- If repairing cars is the most satisfying activity on earth for you, then auto repair or owning an auto-repair business may be in your plans.
- If helping people enables you to derive the most fulfillment, then teaching, nursing or social work may be the career of choice.
- If devising an app for social media transfixes you, then entrepreneurship is a likely choice.
Not everyone is clear and definitive about what makes them most fulfilled. For some people, it’s a natural and no brainer. But others are undecided. They love music, but aren’t the most talented, or crave playing sports, but will never match Tiger Woods or Derek Jeter in prowess.
One other option is to undergo testing that reveals your dominant personality characteristics. The Myers-Briggs test can be taken at many colleges or privately; it can lead to making better career choices.
Other questions that may lead you to answers and possible career choices include the following:
- What activities are you best at doing?
- What career has fascinated you and that you’ve dreamed about doing?
- What strengths or attributes provide you with the most satisfaction?
- Describe the main benefits that you could bring to a job or industry.
- What’s the most likely business, enterprise or activity that fit your skills?
Why the Usual Methods of Creating a Long-Term Plan Won’t Work
Ultimately choosing the right career is your final decision. Leaving it to parents or college advisors won’t work. You know what you do best, what motivates and delights you. Career strategist Nicholas Lore said that “Uncovering your talents requires some detective work.” So, you must determine what you are best at doing? What job and career does that naturally lead you to? How can your best skills—engineering, social media, software development—translate into the job market?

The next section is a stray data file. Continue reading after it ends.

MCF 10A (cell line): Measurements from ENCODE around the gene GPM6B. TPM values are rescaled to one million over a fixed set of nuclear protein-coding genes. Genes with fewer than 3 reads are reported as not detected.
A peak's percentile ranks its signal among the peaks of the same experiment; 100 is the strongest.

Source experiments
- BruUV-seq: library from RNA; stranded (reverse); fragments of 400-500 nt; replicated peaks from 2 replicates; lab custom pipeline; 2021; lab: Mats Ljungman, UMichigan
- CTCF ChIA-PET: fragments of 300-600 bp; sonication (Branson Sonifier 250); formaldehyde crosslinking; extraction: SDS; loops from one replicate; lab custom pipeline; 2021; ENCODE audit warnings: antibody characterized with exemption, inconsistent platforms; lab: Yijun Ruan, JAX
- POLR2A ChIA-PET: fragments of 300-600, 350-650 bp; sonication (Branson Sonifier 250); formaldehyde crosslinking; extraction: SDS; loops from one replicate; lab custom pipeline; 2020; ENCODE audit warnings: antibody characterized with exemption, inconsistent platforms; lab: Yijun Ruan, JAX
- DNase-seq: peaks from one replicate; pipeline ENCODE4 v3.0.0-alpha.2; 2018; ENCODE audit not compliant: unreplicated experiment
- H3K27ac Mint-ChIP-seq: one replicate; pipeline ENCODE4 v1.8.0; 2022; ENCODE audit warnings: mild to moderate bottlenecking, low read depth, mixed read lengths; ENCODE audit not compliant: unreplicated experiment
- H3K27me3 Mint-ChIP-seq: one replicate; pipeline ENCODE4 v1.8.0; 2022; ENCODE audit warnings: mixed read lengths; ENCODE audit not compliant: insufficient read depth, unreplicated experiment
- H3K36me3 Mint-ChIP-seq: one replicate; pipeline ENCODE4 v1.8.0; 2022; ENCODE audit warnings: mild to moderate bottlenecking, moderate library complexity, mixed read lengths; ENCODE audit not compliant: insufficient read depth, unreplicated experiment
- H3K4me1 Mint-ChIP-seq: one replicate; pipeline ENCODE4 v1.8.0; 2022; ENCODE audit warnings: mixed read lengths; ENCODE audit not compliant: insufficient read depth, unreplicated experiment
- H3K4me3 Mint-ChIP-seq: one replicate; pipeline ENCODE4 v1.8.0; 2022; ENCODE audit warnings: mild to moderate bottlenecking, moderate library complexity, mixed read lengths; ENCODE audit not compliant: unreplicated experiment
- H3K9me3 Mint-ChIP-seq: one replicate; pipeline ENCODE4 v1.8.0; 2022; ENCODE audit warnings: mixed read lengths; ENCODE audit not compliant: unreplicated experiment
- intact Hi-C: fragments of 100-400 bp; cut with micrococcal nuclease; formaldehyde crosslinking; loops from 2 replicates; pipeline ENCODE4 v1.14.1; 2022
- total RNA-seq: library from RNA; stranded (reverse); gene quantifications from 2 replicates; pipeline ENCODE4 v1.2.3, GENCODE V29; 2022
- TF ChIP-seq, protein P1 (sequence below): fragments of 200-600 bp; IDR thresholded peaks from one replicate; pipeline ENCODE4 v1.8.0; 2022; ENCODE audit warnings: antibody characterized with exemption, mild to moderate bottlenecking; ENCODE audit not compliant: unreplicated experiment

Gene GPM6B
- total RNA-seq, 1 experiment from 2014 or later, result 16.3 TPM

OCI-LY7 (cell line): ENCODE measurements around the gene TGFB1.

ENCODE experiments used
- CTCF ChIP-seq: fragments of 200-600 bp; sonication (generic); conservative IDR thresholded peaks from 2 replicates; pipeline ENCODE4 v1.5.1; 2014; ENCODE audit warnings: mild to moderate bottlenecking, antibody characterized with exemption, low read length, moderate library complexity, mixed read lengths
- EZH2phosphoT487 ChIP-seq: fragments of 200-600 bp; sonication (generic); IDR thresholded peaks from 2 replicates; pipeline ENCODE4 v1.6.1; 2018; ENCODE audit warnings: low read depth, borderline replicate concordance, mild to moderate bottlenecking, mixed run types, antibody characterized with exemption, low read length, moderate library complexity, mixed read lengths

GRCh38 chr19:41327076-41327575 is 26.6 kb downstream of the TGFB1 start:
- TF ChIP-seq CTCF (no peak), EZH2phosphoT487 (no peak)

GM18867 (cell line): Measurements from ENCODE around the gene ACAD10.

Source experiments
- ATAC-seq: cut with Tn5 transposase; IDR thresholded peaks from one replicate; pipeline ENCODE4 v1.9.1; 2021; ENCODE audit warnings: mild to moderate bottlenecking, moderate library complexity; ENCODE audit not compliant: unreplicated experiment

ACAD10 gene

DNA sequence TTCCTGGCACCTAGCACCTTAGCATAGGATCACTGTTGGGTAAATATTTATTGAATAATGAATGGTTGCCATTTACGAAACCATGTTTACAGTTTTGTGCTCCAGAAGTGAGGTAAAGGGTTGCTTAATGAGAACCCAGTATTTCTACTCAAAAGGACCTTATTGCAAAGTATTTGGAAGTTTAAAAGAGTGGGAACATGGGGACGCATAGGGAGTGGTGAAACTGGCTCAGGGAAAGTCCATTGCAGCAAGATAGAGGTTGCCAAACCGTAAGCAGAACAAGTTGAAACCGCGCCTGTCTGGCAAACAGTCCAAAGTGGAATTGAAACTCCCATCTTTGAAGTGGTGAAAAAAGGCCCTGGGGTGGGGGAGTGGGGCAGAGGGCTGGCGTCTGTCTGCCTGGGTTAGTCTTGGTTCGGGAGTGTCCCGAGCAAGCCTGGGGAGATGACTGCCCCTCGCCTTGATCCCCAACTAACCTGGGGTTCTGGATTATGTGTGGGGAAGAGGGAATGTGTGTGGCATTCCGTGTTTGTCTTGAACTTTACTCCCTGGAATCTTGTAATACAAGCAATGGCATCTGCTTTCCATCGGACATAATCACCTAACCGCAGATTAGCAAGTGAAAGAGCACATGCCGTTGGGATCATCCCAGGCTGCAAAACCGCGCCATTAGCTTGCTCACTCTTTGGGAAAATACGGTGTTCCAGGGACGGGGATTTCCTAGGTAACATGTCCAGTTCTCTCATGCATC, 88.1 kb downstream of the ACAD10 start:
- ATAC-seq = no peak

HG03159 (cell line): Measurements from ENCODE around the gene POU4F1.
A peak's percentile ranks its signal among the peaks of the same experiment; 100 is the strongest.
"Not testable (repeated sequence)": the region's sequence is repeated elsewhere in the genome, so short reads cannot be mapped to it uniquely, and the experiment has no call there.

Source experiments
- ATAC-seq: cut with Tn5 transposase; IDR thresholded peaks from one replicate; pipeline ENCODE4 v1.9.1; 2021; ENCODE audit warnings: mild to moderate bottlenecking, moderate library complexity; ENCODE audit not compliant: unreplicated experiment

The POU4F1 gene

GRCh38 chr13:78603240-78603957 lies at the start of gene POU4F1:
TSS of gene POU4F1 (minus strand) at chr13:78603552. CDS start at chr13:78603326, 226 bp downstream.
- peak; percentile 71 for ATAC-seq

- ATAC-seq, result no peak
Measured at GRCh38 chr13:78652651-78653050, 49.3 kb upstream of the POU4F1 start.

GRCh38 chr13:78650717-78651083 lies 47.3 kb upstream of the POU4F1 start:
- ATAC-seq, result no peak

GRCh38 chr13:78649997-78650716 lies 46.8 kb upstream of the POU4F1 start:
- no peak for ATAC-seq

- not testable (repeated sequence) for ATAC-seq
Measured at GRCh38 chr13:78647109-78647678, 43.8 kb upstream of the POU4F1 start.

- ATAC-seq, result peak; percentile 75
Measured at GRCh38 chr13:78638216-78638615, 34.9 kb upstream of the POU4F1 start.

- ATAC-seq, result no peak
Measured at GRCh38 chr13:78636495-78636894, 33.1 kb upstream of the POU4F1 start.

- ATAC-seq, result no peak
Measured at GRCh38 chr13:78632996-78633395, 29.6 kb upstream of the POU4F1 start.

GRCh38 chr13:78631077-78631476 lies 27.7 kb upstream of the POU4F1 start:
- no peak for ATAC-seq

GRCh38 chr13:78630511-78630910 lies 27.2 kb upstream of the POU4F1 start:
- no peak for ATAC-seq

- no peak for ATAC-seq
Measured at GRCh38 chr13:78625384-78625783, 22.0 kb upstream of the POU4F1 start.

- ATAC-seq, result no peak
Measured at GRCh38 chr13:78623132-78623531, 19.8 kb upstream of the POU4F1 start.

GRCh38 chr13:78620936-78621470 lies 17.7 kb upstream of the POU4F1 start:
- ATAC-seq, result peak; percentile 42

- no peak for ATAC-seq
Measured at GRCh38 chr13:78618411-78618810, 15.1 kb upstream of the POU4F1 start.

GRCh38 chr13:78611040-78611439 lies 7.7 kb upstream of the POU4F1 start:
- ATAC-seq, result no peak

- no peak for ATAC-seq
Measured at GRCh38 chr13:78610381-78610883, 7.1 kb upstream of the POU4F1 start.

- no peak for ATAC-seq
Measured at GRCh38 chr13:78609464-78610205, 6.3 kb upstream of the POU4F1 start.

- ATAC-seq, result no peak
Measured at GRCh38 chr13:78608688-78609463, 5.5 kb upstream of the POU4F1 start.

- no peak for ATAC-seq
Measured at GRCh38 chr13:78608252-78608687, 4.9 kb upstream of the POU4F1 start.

Listening to your inner voice steers you to find the career that best suits you. While listening to feedback from other people can be very useful at times, people can also be negative, judgmental, and lead you astray. When Jimmy Walker, the TV star of the series “Good Times,” was in college, he told his advisor that he wanted to pursue a career in stand-up comedy and entertainment. The advisor tried to talk him out of it, saying do you know how slim the odds are of succeeding in that career? Luckily, Walker listened to his own voice, paid no attention to the advisor, and had a long, satisfying career.
Overcoming the Obstacles
There are innumerable reasons why people choose dead-end jobs that stifle and don’t delight them. Paying the rent or mortgage and other bills exerts a powerful hold on people and often stymies doing what a person really wants. They sacrifice themselves, understandably, for their family and loved ones, and wake up at age 44 to realize they’ve spent twenty years doing a job on autopilot. If only I had made a change, taken the plunge, done what I wanted. If only.
Too many people, start in a job that doesn’t excite them and then get trapped in a cycle of negatives. These negative messages—I’m too old, I’m not good enough, I can’t take the risk, I’ll never make the change, I can’t relinquish the steady paycheck, I don’t have the right talent, the odds are stacked against me—hold them back as if they had handcuffs on.
Overcoming the negative self-talk is doable. People can reframe or rethink what they want to do, make necessary changes, and still be able to pay their bills and raise their family. First it takes replacing the negative inner voice of “I can’t do this and will never do this” with positive messages.
Let’s see how I can extricate myself from this job that isn’t making me happy. What steps can I take to make changes, slowly and deliberately, without hurting myself or my family? And how do I create a strategic plan that will set this career change or adjustment in motion? It’s the planning that can propel making the change.
Creating the Long-Term Career Plan